Yesterday, as an introductory post I presented a list and some brief reviews of my Top 5 all-time favourite books. Since then, I have been suffering from an attack of conscience with regards to my number 5 choice. My Top 5 books have been cemented for some time, the top 3 for over a decade and it would take quite some special book to replace any of them! However, at the end of 2012 I came across one such book. A book which thrilled and engaged me to such an extent that it has taken up a permanent residence in my subconscious mind, honestly I have even dreamed about it! That book is “The Girl You Left Behind” by Jojo Moyes.
Now you may have figured out by this point that not only do I love reading but equally, I am obsessed with history. They are my two most favourite things in the whole world and when they come together it makes me very happy! The Girl You Left Behind is the gripping story of Sophie Lefevre and her family living in German occupied France during World War One. Sophie’s husband Edouard is an artist, and before he left for war he painted a portrait of Sophie and presented it to her as a gift, he called that painting “The Girl I Left Behind”. Sophie is busy running her family inn, Le Coq Rouge when one day enters a German Kommandent who insists that Sophie and her sister begin cooking for him and his men. Sophie, needless to say is horrified but feels as though she has little choice, so she welcomes the German enemy into her home night after night. Before long it becomes clear that not only has the Kommandent become fascinated by the portrait but by the woman in it. Sophie begins to wonder can she use the mans fascination with her to extract information about the whereabouts of her beloved husband? Needless to say, this dangerous game leads to no end of trouble for Sophie and her family.
The action switches midway through the book to present day London. Liv Halston has lost her young husband David, before his death David presented his wife with a gift. A portrait of an unknown woman. The portrait now hangs on Liv’s wall, a reminder of her husband and of their honeymoon. Sadly for Liv, the artists family have been trying to retrieve the portrait and have enlisted the help of an agency which tracks down paintings looted by the Germans during wartime. A grieving Liv is stubbornly determined to hang onto the painting, one may wonder why when she discovers the tragic history of the painting, would she be so desperate to hang onto it but it soon becomes clear that not everything is as it seems and not everybody’s intentions are as honorable as they would have you believe.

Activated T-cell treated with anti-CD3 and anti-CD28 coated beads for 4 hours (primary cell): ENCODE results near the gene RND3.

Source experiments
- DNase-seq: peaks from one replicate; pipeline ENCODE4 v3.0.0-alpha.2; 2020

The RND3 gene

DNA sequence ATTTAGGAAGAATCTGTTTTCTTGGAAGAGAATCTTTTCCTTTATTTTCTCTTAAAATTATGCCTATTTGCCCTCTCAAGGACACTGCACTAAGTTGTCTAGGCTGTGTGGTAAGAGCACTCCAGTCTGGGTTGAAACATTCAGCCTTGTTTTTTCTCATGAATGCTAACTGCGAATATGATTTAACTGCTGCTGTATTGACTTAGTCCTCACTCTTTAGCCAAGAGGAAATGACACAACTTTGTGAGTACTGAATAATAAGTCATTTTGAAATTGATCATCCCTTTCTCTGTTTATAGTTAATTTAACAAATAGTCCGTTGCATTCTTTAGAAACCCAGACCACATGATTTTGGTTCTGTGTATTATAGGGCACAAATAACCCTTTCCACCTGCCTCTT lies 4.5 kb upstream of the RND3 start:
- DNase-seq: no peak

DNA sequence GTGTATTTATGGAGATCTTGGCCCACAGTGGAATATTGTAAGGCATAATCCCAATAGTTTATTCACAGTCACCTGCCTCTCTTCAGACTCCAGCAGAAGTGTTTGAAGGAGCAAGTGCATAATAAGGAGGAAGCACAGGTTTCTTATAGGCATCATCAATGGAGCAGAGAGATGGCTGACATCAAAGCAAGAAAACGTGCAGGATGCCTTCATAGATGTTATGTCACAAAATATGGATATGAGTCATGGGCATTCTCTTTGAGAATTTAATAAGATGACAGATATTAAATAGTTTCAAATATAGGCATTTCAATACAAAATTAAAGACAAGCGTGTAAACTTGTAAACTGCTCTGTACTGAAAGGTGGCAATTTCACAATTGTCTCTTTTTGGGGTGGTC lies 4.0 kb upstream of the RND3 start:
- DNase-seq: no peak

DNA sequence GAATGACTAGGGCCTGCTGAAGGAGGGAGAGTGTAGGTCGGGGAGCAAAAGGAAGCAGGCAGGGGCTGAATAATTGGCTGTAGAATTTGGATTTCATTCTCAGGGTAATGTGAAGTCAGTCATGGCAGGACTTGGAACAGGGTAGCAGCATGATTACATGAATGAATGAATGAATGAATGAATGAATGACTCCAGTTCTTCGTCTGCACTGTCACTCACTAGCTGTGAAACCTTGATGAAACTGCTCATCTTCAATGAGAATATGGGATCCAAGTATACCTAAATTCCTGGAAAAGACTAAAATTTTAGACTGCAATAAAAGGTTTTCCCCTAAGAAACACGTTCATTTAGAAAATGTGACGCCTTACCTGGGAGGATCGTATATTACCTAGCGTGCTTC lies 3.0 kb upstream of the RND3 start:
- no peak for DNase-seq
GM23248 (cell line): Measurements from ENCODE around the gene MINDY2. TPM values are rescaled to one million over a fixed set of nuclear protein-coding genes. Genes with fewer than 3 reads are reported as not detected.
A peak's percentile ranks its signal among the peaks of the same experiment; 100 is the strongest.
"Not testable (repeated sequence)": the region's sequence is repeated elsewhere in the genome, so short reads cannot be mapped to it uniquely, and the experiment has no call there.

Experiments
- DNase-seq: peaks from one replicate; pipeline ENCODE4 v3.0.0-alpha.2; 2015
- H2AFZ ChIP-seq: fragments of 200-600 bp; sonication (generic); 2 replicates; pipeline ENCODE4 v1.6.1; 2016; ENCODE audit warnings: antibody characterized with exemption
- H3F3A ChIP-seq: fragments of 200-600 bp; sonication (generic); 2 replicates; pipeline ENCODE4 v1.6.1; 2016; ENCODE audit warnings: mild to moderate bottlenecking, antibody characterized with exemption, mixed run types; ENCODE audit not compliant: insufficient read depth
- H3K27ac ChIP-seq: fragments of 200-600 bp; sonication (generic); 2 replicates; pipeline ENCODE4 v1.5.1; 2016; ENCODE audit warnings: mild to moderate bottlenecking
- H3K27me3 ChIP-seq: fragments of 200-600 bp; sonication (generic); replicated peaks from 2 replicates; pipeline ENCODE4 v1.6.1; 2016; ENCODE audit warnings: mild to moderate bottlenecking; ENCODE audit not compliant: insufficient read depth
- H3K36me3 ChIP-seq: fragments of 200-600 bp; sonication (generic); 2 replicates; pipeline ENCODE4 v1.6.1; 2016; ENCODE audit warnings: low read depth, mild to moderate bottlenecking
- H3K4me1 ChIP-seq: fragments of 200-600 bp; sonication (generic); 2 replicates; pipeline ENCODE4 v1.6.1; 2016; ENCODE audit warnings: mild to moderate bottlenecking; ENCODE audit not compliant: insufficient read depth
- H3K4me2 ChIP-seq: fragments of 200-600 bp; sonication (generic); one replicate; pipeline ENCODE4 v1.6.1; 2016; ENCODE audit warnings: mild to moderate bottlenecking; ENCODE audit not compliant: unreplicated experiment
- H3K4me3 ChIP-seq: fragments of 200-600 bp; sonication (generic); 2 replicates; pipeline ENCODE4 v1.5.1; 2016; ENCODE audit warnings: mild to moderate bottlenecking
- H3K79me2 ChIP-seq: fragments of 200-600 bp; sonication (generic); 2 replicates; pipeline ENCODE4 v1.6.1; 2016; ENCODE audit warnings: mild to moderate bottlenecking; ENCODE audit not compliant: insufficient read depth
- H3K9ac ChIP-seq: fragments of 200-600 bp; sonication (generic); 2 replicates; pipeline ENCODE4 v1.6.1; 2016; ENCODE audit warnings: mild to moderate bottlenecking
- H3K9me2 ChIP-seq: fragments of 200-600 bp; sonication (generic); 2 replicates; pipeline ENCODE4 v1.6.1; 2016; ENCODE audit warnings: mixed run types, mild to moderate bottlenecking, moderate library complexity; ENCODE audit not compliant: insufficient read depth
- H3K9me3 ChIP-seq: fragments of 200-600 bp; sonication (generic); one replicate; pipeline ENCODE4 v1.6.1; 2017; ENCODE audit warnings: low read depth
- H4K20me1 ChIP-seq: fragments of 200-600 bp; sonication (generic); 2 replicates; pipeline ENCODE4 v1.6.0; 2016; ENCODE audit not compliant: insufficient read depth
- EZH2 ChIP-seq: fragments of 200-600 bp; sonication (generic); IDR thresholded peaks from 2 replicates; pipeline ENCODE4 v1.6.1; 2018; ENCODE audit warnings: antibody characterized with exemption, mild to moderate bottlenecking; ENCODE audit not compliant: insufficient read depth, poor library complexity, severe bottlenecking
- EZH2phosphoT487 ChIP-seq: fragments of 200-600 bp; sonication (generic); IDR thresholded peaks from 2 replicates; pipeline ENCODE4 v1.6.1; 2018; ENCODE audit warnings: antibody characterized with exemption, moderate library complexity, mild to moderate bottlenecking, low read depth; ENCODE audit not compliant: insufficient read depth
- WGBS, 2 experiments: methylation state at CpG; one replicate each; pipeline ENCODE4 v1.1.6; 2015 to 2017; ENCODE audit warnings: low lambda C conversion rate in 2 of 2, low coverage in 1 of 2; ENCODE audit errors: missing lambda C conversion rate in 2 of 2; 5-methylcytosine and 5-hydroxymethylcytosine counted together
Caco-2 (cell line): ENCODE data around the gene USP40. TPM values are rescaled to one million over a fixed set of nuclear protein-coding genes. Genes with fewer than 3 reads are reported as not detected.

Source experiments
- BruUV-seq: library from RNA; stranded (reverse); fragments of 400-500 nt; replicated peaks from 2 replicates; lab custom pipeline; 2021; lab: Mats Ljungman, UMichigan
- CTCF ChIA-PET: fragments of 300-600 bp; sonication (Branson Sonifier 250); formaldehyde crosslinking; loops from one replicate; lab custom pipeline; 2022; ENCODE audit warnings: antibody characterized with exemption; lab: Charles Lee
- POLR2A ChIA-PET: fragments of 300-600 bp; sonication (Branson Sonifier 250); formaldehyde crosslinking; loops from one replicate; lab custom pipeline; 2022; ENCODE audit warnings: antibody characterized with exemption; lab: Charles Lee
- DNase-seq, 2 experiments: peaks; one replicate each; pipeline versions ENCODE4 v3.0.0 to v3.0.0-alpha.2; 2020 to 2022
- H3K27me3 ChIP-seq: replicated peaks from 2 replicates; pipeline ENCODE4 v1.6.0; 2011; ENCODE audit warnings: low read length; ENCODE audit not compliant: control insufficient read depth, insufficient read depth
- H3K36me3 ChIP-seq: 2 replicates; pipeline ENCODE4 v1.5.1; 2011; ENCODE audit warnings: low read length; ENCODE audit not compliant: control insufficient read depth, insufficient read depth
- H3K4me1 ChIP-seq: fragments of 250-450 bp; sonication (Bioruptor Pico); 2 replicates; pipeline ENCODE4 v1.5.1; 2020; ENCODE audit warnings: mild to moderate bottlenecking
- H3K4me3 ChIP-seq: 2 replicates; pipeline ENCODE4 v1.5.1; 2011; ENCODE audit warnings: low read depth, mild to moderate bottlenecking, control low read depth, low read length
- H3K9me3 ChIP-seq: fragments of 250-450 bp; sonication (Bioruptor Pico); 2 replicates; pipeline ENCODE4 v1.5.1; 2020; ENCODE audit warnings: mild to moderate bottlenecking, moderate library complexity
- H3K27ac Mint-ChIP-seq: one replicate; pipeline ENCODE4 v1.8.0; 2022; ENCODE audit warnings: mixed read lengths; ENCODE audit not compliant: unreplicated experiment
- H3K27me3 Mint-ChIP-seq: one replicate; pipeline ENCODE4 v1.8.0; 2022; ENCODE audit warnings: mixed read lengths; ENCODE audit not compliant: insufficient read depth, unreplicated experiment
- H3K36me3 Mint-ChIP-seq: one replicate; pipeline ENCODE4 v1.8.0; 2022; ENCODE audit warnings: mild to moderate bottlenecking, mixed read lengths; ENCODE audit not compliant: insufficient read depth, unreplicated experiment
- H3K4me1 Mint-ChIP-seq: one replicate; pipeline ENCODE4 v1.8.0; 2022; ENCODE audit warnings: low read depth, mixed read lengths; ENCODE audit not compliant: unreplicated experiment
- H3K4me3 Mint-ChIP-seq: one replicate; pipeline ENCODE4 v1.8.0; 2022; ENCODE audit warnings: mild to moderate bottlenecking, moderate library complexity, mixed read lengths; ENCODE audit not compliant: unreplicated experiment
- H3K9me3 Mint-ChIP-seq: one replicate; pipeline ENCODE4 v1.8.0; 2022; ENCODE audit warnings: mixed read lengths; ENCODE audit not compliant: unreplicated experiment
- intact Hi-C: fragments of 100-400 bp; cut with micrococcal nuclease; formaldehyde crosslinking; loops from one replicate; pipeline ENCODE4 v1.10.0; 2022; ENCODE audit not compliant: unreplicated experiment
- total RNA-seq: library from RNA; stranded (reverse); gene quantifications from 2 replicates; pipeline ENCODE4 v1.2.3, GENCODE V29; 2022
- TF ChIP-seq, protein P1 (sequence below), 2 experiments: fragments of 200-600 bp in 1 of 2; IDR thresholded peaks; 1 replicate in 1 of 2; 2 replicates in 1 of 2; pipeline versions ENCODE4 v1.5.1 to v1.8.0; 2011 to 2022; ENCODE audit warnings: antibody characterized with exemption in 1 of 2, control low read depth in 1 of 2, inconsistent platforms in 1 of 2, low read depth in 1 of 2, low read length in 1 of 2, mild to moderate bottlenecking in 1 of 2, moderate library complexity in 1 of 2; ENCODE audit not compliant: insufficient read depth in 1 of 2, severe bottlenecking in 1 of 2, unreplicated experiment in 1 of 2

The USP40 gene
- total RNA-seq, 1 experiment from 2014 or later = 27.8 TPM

I often find “dual time” stories can be confusing and difficult to follow but I believe that Jojo Moyes has really nailed this genre. I will be honest and say that I definitely enjoyed the first part of the book more than the second, so much so that I was literally bereft when I turned over the page and realised that Sophie’s story had come to an end. The author really captures the hardships, the struggles and the desperation felt by Sophie, her sister Helene and the rest of the sad, starving villagers who are buckling under the pressure of German command. The world she has created is so vivid that having been so engrossed in it, I would look up from the book and actually find myself surprised to be sitting in my own living room and not in the bar of Le Coq Rouge. I could almost hear the conversation, smell the food and feel the fear and desperation hanging in the air. I could quite happily have read an entire novel based around Sophie and was so disappointed when her story came to an end that I almost didn’t continue to read, almost! It was only that I was so desperate to find out what became of Sophie and Edouard that I carried on turning those pages and boy am I glad I did. I soon found myself as immersed in Liv’s story as I was in Sophie’s.
Without giving anything of the story away there are many comparisons to be drawn between Sophie and Liv and their stories, not least the loss of the loves of their lives and their strength and resilience when life pushes them to and beyond their limits. Having forced this book on many of my friends, none of whom have regretted it, I have largely found myself alone in my sympathy toward the Kommandent but I was left feeling as though he genuinely loved Sophie. I think his character showed how even the most evil of enemies is just a person underneath, and how even the most gentle of souls can be twisted and destroyed by the evil of war.
This is a story that progresses at a rocketing pace, which tugs at your emotions and will have you hooked from the very first page. It is tense, dramatic, heartbreaking and poignant. I highly recommend this book to anybody, however I would advise that you only pick it up if you know that you have at least one clear day in front of you as you will not be able to put it down until you have finished.